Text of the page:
Developed By: Workmates Core2Cloud
By Sandeep Das
Mushrooms contain protein, vitamins, minerals and antioxidants. These can have various health benefits and high nutritional value. Cordyceps is a parasitic fungus that includes over 400 different species which are found all over the world and are mainly parasitic on insects and other arthropods and a few are parasitic on other fungi.
There are several benefits of Cordyceps. It is used to treat coughs, chronic bronchitis, respiratory disorders, kidney disorders, night-time urination, male sexual problems, anaemia, irregular heartbeat, high cholesterol, liver disorders, dizziness, weakness, ringing in the ears, unwanted weight loss and opium addiction.
It is also used for strengthening the immune system, improving athletic performance, reducing the effects of aging, promoting longer life and improving liver function in people with Hepatitis B.
Of the more than 400 species of Cordyceps discovered, two have become the focus of health research — Cordyceps sinensis and Cordyceps militaris. Natural cordyceps is hard to get and may be expensive which promoted for its cultivation at laboratories.
Cordyceps is a super mushroom well known for its immuno-modulating effect, anti-ageing, antiviral as well as energy booster effect and it is experimentally well-established. This mushroom is as expensive as Rs 8 lakh per kg dry weight. Fortunately, DBT-GoI Technology Incubation Centre on Mushroom, Bodoland University, is in a capacity to grow this mushroom in laboratory conditions since 2017 in mass scale and almost a pioneer in the field.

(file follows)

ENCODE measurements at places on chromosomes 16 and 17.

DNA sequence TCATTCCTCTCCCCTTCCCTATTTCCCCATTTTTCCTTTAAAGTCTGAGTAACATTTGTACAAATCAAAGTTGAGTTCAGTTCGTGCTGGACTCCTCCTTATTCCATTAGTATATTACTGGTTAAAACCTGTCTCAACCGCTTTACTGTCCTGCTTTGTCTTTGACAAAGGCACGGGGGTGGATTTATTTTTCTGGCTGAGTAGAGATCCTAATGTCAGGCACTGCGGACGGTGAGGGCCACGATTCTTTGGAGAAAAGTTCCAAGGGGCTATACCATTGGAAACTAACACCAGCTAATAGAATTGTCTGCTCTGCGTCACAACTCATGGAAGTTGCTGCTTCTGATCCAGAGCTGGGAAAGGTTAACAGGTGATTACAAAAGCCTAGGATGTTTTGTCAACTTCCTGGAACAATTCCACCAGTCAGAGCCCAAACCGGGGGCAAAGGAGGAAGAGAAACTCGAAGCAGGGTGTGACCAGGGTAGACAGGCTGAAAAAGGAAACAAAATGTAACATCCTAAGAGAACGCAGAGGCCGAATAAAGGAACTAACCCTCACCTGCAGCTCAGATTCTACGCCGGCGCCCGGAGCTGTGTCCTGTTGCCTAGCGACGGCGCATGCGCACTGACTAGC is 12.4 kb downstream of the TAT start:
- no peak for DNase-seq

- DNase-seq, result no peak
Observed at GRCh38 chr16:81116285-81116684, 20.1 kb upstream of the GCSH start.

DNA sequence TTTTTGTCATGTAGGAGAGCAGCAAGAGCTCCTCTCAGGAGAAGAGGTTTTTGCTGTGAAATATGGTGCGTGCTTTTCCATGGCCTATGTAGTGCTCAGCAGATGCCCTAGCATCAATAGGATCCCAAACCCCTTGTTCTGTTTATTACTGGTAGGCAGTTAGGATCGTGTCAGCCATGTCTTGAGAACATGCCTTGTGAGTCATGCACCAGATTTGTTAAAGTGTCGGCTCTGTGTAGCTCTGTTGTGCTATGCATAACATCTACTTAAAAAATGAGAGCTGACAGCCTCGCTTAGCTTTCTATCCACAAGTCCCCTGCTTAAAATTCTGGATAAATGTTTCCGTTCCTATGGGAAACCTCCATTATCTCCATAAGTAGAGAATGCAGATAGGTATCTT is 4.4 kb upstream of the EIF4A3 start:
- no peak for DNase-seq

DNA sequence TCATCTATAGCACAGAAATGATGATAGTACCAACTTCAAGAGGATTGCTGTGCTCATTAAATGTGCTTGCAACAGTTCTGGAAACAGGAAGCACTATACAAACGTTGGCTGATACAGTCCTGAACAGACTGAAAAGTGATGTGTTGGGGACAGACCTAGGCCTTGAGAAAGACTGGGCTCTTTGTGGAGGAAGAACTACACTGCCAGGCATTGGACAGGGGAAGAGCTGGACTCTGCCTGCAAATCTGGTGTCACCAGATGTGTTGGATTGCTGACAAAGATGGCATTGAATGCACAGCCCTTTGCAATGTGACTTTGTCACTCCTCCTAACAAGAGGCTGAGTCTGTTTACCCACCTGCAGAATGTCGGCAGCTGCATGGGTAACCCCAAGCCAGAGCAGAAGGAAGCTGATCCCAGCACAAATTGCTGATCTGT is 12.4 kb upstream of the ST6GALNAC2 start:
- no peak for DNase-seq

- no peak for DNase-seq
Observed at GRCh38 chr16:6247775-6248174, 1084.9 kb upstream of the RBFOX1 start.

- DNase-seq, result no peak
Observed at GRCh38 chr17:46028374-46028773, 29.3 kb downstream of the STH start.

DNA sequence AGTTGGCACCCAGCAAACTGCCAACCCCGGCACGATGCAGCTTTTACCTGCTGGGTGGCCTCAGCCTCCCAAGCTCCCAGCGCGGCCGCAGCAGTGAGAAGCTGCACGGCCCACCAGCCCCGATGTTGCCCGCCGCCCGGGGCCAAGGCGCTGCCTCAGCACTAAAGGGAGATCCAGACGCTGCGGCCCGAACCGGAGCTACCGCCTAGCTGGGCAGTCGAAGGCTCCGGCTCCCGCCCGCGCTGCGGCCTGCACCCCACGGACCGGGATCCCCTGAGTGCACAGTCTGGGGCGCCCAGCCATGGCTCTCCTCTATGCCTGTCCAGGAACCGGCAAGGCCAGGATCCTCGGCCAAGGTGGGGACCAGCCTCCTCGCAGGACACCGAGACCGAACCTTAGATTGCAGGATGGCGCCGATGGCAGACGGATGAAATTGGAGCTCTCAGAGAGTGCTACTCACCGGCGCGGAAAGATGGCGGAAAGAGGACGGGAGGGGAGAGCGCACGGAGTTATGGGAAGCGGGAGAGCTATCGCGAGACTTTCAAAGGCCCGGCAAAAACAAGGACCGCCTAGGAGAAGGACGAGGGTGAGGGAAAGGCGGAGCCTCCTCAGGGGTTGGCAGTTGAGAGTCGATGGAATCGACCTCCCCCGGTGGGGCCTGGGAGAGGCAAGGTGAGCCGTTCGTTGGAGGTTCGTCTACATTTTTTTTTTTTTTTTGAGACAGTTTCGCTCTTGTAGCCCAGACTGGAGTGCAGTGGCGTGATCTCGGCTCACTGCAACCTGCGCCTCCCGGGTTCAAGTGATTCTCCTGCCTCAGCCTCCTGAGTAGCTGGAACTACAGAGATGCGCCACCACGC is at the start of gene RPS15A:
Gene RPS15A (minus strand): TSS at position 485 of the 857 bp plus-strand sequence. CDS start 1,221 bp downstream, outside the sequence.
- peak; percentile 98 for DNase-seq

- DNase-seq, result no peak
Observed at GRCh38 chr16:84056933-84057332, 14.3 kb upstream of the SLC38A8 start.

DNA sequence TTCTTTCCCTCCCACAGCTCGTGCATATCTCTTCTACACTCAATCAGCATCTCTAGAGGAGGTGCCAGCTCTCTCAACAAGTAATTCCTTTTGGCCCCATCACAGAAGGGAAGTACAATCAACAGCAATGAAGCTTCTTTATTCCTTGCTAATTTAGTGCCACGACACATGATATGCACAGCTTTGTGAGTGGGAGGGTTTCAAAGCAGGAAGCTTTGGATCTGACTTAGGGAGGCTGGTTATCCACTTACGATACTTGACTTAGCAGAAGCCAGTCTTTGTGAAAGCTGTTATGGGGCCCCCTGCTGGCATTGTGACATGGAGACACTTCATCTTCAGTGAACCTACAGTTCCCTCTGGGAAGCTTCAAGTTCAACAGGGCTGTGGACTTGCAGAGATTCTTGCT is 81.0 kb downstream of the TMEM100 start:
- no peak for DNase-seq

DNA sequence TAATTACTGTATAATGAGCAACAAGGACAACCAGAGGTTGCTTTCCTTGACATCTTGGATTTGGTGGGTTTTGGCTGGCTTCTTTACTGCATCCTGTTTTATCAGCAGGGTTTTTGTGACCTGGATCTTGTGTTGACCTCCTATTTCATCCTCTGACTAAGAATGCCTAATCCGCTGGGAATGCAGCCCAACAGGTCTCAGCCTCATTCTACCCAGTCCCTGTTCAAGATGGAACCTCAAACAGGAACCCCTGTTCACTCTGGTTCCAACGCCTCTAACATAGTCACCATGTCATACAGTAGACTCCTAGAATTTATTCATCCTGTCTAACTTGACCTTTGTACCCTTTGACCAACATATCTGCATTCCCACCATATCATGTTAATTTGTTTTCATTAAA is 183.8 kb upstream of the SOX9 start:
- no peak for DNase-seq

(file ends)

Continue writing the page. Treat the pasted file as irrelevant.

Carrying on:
The lab standardisation and its related research got initiated in the laboratory in 2012. It needs 60 days for a crop cycle. It requires specific photoperiod, enriched media and an encapsulated environment with all the parameters at optimum to mimic the natural habitat with optimum gaseous exchange.
Mostly found in Nepal, China, Bhutan, Japan and south-east Asian countries, these mushrooms thrive in humid climates and dense tropical forests. But due to over-collection, the International Union for Conservation of Nature has listed this species as threatened.
The mode of cultivation may be vegetative, egg and dead pupa, only egg and live pupa (natural host). An average human can consume up to 0.5-3gm on dry weight basis, though 150 mg Cordycep powder is a decent amount to initiate feeding mass population regularly for immediate immune boosting.
Since the mushroom is full of medicinal virtues, there is a wide possibility of mass commercialisation. Even the used substrate of the mushroom can be commercialised. Depending on the level of Cordycepin, the international price varies. Also, the international price varies with the mode of production like vegetative or egg and dead pupa or only egg or live pupa.
The price varies from few lakhs to Rs 8-9 lakh depending on the level of cordycepin.
How it will help
Due to COVID-19, the local communities have been facing various issues in earning their livelihood as the collection of seeds and leaves was restricted. It eventually caused loss to those groups who are totally depending on the forest for their day to day lives. They may be able to earn better living with mushroom cultivation as it is easy to do so by providing some optimum condition. Also, there is no major requirement of specific environmental condition and can be grown with some specific efforts. It is not very difficult but can be proven as an efficient way to earn living with a minimum land requirement.
The research team has closely worked with 48 farmers in Kokrajhar and 25 self-help groups.
This write-up has been prepared to initiate mushroom cultivation programme as a mode of livelihood among local communities of Meghalaya.
We are willing to establish such study in various parts of the country and ready to facilitate training for cultivation of super mushrooms in vivo and its commercialisation.
(The author is Dean of Faculty
of Science & Technology, Bodoland University, and is the pioneer in this study)